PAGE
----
The (apparently) oxymoronic Anthology of Cozy-Noir

Cozy-noir? Cozy and noir?

Hmmm… certainly sounds like an oxymoronic pair of mystery sub-genres!

But maybe editor Andrew MacRae has something up his sleeve.

Has he managed to combine the two into a seamless whole? It was an intriguing enough possibility that I just had to find out—not that either sub-genre is among my favorites: I rarely read noir, and even more rarely read cozies. My question was what these 13 stories would turn to be like. Would it be seven in one category and six in the other? Or each of the 13 having some cozy aspects and some noir? Well, only one way to find out.

But I’m getting ahead of myself. We should first look at the editor’s explanation of the apparently oxymoronic title. What’s going on here? MacRae explains:

Cozy-Noir embraces noir’s mood indigo, rain-slick streets, where underworlds and overlords do commerce and the PI plays the part of the reluctant knight errant. Happy endings are banished to the basement, while existential angst makes itself at home with a bottle of beer at the kitchen table.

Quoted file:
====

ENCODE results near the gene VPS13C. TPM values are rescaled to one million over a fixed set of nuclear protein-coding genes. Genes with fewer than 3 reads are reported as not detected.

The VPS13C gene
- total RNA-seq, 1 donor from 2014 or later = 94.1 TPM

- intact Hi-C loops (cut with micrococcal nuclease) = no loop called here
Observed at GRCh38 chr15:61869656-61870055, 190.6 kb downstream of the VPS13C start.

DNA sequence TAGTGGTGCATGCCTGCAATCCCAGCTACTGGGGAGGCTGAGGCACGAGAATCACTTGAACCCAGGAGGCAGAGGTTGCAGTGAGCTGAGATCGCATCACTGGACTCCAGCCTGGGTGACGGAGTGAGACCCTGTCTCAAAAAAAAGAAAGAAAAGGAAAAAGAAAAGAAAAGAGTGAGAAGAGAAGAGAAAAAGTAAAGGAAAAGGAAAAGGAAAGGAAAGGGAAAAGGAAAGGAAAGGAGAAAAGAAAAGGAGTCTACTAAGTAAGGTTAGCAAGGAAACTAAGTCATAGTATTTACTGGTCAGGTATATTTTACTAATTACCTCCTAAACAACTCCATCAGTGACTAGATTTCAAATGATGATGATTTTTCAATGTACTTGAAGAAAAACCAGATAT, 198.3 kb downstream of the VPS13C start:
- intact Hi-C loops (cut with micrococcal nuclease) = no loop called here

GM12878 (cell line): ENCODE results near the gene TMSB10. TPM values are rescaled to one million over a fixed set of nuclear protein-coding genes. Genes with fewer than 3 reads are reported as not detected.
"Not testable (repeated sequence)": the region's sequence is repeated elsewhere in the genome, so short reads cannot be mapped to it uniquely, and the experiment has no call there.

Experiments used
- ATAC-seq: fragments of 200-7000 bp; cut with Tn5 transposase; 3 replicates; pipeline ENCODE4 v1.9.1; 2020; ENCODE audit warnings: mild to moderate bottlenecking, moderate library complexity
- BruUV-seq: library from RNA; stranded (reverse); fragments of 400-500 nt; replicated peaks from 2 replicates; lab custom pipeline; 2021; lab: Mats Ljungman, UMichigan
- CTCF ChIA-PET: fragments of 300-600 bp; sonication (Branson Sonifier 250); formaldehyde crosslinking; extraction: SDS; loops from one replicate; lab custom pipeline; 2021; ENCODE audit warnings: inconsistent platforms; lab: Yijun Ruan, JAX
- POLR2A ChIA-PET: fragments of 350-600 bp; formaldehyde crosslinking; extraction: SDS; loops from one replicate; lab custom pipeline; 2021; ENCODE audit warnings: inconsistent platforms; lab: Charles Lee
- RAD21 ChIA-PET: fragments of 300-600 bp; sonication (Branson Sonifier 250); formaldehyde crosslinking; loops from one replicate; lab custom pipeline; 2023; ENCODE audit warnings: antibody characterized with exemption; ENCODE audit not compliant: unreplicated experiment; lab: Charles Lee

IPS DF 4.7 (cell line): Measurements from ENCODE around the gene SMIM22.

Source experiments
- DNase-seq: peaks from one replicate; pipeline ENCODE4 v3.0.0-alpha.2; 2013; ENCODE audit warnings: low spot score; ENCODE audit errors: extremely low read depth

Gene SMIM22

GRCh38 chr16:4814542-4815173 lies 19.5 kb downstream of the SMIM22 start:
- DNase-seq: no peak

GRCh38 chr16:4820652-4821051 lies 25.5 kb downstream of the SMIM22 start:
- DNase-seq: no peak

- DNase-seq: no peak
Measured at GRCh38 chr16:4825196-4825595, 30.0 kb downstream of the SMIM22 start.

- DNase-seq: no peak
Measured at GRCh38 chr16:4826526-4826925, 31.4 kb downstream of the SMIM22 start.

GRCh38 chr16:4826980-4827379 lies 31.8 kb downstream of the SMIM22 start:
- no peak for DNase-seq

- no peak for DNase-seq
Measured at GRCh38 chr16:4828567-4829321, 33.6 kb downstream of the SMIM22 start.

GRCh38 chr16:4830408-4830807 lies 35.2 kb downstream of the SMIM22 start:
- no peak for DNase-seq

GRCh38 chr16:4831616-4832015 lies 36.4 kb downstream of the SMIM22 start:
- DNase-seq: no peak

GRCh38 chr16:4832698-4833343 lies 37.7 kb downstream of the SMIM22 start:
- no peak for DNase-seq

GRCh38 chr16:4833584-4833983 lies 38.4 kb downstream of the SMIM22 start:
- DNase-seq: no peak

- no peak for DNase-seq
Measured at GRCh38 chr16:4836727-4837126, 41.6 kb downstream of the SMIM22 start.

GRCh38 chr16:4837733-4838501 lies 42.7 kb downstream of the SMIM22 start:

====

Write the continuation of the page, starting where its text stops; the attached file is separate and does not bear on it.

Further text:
So there’s the noir; what about the cozy?

At the same time, Cozy-Noir blends in strong-tasting elements from the kitchen where cozies are created. A well-defined sense of community, an interesting cast of characters, interesting location, while keeping the nastier bits of detective fiction, such as corpses of murder victims and the violence done, off page and out of sight.

Now that the editor has told us his objective, we can evaluate how well he has accomplished it. The verdict is: fairly well. The short story is a difficult format in the mystery genre, as the author needs enough time to establish all the goals described above, regardless of the sub-genre. It’s important to note that the peculiar combination of cozy and noir here is the objective of the editor, not of the authors. As far as I can tell, they just thought they were writing mysteries. A few are readily identified as either cozy or noir, but not both. Most are indeed some sort of combination, and most are pretty good—not memorable, but at least “well-crafted,” as the publisher’s description on the cover claims. Only a couple are first-rate, but it would be hard to ask for more.

Categories: Books